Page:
4) Buy put options
Buying put options is a more sophisticated variation of a trailing stop that gives those who use it more control over the sales process. The drawback is that the cost of your investment goes up because you’re effectively buying “insurance” against a loss.
For instance, if you bought 100 shares of Facebook (NASDAQ:FB) today at $20 and wanted to limit your losses to 25% of your purchase price, you could place a trailing stop at $15 a share. Your initial investment would be $2,000 (ignoring commissions and fees for the sake of simplicity) and you’d be selling your shares automatically if the stock dropped to that point.
Or, you could buy 100 shares of Facebook today at $20 and simultaneously purchase a November $15 put for $0.70. Your initial investment would then be $2,000 plus the cost of the option or $2,070 (again ignoring fees and commissions).
As the price of Facebook shares drop, the price of the put option you’ve purchased goes up, helping offset the loss you would otherwise be incurring. If shares of Facebook rise, the value of the put option generally drops.
If Facebook is trading above $15 on November 16, 2012 when the put option in this example expires, you lose the $70 and you’ll have to buy another put option to “protect” your investment further, which means your cost basis goes up again.
If Facebook is trading below $15 on November 16, 2012, the option goes “in the money” and helps limit your loss to the difference between your purchase price of $20 and the strike price of the put option which, in this case, is $15 (excluding fees and commissions for simplicity’s sake).
On a related note, some people like to sell call options against their stock as a means of offsetting losses incurred as a stock drops.
While I can understand the merits of doing so, I’m not a big fan of this strategy because it’s very hard to sell enough options over time to pay for the loss associated with a given investment particularly if there’s a catastrophic move to the downside, especially under current market conditions.
5) Set profit targets
I’ve saved the best for last. It’s setting simple profit targets.
Like trailing stops, profit targets are usually set in percentage or dollar terms.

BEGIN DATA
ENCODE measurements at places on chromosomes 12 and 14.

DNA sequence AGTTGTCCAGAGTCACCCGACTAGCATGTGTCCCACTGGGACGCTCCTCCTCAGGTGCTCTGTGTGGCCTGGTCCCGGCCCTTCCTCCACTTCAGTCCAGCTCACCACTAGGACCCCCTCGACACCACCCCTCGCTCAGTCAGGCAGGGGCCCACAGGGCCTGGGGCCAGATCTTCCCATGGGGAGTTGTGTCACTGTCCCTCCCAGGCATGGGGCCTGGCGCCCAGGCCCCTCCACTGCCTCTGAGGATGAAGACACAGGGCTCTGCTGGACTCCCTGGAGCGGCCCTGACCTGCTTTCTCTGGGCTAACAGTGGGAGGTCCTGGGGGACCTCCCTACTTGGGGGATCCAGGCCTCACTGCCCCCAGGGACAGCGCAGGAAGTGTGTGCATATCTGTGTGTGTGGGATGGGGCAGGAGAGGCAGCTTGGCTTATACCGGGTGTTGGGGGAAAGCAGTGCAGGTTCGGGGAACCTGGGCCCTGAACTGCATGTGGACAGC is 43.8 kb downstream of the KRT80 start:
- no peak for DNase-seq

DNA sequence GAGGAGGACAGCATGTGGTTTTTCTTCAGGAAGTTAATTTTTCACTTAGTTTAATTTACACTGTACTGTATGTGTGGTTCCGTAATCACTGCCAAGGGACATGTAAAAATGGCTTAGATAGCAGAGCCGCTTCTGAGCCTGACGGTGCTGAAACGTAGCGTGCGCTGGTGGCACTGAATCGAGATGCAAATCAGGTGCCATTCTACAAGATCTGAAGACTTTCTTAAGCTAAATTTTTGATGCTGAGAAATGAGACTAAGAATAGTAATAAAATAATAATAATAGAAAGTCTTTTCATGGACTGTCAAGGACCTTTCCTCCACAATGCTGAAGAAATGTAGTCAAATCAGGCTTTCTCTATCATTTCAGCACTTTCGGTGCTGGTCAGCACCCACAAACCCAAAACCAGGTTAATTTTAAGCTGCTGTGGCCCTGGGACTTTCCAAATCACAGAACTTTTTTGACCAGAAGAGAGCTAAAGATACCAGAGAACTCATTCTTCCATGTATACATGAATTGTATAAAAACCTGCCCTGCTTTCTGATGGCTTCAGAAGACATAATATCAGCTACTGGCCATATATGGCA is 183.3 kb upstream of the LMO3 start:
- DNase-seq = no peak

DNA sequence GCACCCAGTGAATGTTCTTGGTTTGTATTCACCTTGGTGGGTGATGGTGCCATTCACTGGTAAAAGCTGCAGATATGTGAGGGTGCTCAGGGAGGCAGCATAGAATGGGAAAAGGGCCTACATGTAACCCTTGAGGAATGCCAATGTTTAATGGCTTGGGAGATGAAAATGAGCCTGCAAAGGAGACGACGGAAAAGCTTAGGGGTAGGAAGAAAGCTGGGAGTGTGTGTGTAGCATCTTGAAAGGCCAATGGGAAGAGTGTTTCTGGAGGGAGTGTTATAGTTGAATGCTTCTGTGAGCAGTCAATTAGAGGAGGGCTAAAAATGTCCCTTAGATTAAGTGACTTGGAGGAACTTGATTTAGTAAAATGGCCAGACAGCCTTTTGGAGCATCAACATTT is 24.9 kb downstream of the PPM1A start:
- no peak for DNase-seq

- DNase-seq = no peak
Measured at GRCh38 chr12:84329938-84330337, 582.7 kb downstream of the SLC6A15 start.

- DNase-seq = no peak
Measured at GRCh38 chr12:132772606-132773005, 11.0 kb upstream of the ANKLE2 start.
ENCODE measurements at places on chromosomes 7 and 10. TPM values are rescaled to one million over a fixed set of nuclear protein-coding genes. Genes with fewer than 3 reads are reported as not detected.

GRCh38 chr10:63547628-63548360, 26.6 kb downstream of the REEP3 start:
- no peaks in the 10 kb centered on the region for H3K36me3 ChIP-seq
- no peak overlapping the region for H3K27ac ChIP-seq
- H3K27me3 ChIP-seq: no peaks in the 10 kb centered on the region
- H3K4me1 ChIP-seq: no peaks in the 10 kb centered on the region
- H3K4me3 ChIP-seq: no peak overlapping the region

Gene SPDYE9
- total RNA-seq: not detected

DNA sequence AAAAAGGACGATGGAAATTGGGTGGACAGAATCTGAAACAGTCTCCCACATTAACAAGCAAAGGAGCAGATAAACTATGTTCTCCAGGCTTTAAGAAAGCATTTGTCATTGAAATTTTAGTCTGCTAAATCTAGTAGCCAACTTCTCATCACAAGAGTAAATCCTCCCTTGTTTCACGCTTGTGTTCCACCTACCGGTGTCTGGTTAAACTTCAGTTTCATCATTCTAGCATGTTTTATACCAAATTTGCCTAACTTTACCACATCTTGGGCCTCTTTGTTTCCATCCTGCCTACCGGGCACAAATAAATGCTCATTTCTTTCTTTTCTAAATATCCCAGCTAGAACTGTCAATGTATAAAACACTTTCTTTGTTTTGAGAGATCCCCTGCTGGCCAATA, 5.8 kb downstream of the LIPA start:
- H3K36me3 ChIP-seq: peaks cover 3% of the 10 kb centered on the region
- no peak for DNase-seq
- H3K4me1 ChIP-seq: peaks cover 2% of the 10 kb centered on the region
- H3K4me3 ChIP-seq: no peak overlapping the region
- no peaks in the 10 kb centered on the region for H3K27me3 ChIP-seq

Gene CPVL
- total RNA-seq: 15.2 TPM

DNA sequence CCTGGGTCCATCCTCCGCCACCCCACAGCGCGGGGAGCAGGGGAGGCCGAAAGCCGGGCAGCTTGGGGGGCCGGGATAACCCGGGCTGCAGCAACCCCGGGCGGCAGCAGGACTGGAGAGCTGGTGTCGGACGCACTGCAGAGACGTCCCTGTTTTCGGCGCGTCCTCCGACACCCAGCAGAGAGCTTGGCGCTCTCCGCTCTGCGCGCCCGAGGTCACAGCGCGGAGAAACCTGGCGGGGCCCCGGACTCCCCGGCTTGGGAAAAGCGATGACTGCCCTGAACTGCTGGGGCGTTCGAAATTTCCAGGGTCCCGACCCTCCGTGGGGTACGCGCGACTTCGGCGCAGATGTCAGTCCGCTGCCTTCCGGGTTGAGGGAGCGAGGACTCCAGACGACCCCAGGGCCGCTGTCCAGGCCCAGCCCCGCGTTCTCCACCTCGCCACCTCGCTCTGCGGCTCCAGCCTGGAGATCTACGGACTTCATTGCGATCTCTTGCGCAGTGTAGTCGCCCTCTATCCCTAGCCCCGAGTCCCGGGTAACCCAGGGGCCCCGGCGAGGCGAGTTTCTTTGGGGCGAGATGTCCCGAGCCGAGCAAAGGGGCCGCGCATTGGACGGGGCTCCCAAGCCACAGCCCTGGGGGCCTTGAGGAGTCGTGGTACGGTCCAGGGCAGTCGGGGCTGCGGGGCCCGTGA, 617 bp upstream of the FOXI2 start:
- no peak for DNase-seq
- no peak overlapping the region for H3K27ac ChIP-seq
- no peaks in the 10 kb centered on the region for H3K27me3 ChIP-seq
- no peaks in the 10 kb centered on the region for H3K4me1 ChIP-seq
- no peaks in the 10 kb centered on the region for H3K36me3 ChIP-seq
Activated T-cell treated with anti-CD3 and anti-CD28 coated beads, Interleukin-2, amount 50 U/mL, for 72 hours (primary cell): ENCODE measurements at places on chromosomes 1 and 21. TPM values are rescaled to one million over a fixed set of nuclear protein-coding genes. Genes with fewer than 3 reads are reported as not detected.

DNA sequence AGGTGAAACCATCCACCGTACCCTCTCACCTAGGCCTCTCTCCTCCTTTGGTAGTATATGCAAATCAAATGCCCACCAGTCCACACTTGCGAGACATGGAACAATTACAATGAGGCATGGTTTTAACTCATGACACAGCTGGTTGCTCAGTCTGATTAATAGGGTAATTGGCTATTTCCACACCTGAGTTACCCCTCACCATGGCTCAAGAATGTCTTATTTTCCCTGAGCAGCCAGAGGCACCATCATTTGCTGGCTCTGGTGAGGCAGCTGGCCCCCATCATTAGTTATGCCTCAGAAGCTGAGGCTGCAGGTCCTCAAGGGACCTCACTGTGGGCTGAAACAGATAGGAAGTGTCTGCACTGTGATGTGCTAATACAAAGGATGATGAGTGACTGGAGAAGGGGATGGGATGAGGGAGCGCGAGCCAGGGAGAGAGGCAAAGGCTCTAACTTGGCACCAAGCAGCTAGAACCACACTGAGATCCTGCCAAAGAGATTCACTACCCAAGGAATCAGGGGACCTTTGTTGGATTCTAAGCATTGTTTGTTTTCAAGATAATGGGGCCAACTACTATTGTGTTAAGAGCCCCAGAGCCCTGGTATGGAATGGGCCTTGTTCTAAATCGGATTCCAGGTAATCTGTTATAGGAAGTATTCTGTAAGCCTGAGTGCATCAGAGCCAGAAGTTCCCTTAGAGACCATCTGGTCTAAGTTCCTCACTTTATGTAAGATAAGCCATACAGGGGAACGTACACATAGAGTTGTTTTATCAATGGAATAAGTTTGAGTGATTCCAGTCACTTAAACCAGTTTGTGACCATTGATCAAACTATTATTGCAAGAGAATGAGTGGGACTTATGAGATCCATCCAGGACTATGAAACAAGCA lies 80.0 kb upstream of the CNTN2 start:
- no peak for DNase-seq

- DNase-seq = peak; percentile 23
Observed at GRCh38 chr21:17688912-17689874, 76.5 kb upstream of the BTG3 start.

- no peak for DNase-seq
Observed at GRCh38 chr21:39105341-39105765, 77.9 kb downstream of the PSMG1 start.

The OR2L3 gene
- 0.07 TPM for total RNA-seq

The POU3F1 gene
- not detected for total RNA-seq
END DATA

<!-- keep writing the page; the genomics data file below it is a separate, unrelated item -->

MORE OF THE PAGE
I’m a big fan of profit targets because they offer an unemotional path out of the market and ensure discipline no matter how emotionally attached I become to a particular investment.
Unlike many investors who constantly shoot for the moon, I don’t see the need to be greedy. Depending on my expectations and market outlook, I’ll set realistic profit targets that can vary widely.
For conservative choices, 10% over a few months might be good. For more aggressive recommendations, banking more than 100% in only a few weeks or even days may be appropriate.
Either way, if and when an investment hits my price target, I’ll sell with no questions asked and bank the gains. I almost never look back.
Many investors like to think they’ll do this but, in reality, find that they get sucked into the moment because they confuse the potential of additional upside with very real need to manage the risks associated with staying in the game longer than they have to.
You might think this is not a big deal. I beg to differ – any time you attempt to second guess the markets you are, in effect, introducing a timing element into your decision making process. That’s one of the most costly errors you can make.
As I noted earlier this summer, trying to time the markets is an exceptionally bad idea – 85% of all buy/sell decisions are incorrect, according to Barron’s.
Further, the latest Dalbar data shows that the return of an average investor trying to time the market is a pathetic 1.9% per year versus the S&P 500 return of 8.4% over the same time period. Over 20 years, that’s the financial equivalent of taking a 342% hit in lost performance.